Sorry, by Tania Alvarez (2005; charcoal on folio)
Lobster & Canary Question One: "Many collages are ostentatious, calling attention to their own construction and materials-- your collages distinguish themselves with their subtlety, their understated cleverness and lyrical movement. Talk about what inspires you as you create your collages, what led you into this kind of art."
Tania Alvarez: "As cliché as it may sound, it started with a dream I had during my last year of college. In the dream, I recall creating a piece using charcoal with the word "sorry " repeated over and over again, until almost in a fog of charcoal dust appeared a vague representation of a human heart. This was of course stemmed from a loss that I had experienced the previous year. The imagery was so strong in my mind that I couldn't stop thinking about it. Although hesitant, I re-drew what I had created in the dream and felt a very strong sense of attachment to the subject matter. Ever since, this type of work has become a necessity for me to create. From that point on, I began to collect lots of notes, photographs, or anything associated with my memories and collage became a means of putting all the pieces back together."
Numerical Family Portrait, by Tania Alvarez (2012, Acrylic, Wax Crayon, Collage and Battery Operated Pendulum Clock Movement on MDF).
Question Two: "Clocks! I happily bought one of your clock-paintings (directly from you in your studio, at the first Long Island City Open Studio Day a year or two ago; the pleasure of meeting its creator imbues an art-object with special meaning)-- and would love to know more about these whimsical creations."
"Now that you know where I began, I can tell you how I stumbled upon creating clocks. I remember thinking about loss, and the typical things people would say to make you feel better. One of the more common quotes I was never able to relate to, is the phrase, " Time heals all wounds ". I feel like the more time that passes, a wound can easily worsen without discovering the true root of the pain. I began playing with this idea while researching the basics of clock making, finding it to be quite an interesting, yet relative process. It has always been an interest of mine to combine sculpture and painting. In many ways, I feel like I am beginning to do so."
Question Three: "Your work is gestural, calligraphic, seemingly spontaneous. It acknowledges the performance of painting-- I am tickled to see a paintbrush, trailing its paint-stroke, painted into your "It Doesn't Get Better" from 2010. Your fluid style reminds me of (among others) Twombly, Motherwell, and the tachistes. Are these, in fact, influences, or are you inspired by other sources?"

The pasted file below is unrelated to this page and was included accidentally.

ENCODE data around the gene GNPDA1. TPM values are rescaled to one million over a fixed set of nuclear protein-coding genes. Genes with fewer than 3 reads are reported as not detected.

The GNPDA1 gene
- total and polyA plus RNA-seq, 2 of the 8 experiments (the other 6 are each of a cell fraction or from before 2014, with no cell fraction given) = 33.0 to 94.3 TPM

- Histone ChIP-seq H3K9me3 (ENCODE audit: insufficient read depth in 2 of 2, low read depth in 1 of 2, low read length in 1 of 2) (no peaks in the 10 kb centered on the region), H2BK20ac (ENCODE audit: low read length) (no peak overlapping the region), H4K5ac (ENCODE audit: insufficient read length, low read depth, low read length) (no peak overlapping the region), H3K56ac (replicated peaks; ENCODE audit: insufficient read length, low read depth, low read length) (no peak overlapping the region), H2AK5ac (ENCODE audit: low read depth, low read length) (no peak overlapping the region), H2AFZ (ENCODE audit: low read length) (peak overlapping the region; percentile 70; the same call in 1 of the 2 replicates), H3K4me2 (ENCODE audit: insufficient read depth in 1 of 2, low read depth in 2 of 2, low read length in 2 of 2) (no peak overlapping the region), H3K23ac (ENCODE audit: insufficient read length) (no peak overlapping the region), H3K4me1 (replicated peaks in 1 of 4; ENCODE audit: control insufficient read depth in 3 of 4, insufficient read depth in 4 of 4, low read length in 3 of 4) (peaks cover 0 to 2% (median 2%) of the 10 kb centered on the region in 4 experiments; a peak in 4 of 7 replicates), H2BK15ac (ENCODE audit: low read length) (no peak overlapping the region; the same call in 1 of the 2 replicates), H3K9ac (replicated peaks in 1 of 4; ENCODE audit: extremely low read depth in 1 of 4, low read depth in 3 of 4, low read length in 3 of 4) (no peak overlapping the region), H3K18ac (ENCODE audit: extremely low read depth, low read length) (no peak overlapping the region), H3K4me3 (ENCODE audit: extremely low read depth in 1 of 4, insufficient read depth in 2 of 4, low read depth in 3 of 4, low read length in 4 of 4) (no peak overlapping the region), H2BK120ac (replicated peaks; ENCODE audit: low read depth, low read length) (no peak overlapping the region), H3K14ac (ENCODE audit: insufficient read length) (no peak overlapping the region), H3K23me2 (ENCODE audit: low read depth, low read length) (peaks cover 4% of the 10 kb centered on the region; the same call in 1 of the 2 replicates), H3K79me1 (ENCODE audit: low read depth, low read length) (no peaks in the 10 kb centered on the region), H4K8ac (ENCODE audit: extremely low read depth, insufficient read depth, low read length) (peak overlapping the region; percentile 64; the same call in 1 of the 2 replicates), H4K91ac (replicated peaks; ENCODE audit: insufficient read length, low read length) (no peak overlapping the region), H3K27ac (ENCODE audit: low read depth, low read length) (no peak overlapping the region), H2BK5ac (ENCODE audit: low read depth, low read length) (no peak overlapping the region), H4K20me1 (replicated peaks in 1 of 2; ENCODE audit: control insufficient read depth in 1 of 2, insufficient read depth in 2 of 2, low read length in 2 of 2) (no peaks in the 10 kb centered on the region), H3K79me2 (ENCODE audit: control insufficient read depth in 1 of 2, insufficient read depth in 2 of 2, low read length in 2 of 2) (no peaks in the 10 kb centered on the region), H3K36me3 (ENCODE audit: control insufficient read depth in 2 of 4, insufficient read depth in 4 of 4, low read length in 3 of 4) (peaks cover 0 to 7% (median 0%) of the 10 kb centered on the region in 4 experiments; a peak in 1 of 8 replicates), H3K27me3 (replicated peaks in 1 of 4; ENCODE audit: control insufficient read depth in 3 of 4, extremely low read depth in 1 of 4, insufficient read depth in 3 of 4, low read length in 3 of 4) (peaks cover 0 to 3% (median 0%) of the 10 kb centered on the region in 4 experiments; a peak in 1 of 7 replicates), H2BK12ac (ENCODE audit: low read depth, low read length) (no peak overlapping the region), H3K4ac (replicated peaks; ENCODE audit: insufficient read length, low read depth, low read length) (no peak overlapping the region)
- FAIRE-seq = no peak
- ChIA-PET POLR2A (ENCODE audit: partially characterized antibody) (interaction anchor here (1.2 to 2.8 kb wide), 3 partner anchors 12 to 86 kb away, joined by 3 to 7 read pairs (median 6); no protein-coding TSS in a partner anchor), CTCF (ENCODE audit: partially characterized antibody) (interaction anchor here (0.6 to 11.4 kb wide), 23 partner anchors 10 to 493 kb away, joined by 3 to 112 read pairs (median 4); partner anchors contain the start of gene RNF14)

"I absolutely adore the work of Cy Twombly. His work has inspired me since I was first introduced to it in my early 20's. I also find inspiration in the works of Robert Rauschenberg, Jim Dine, and Basquiat. Aside from these artists, I seek a lot of my references from the streets of NYC. I am obsessed with photographing old deteriorating walls from industrial areas where there are layers upon layers of street art and chipped paint. I find nothing more enjoyable than seeking out a new part of the city to photograph and use as inspiration."
March 3rd, by Tania Alvarez (2012, mixed media on MDF)
Question Four: "You ground your gestures in chalky washes and layers. Talk about how you orient your strokes on the field, how the ground interacts with the line, and vice versa. Any comments on your muted palette?"
"There is always an idea I am trying to convey through each piece I create. As each work evolves, my initial thought process begins to change and layers of chalky washes and marks begin to instinctively form. It is interesting because I always begin my work in an obnoxiously bright color as an attempt to not have such dark paintings. As you can see, they never stay that way. For example, my more recent piece, "Untitled", 2012, made on a found door, started off as bright pink. Now it barely shows a trace of the color. I guess it partly has to do with my love of charcoal and black Liquitex ink, but aside from that, I am just much more aesthetically drawn to a more muted/neutral color palette. Also, when I envision loss, bright colors are not the first to come to mind, as they would not due the piece justice."
Question Five: "Your titles are poetic. Do you create the visual art and then search for an apt title, or do you have snippets of language stored in your mind for possible pairing with a future painting or drawing?"
"I don't think I have ever created a title before starting a piece. I have sketchbooks filled with random streams of thought that are usually associated to a dream or a moving experience. From there, I go back and review what I wrote, circle words or phrases that jump out, make sketches based on what I highlight, and begin from there. The title is always the last thing that comes to mind."
The Lobster & Canary says: "Thank you Tania!"
The Lobster & Canary says: "Thank you Tania!"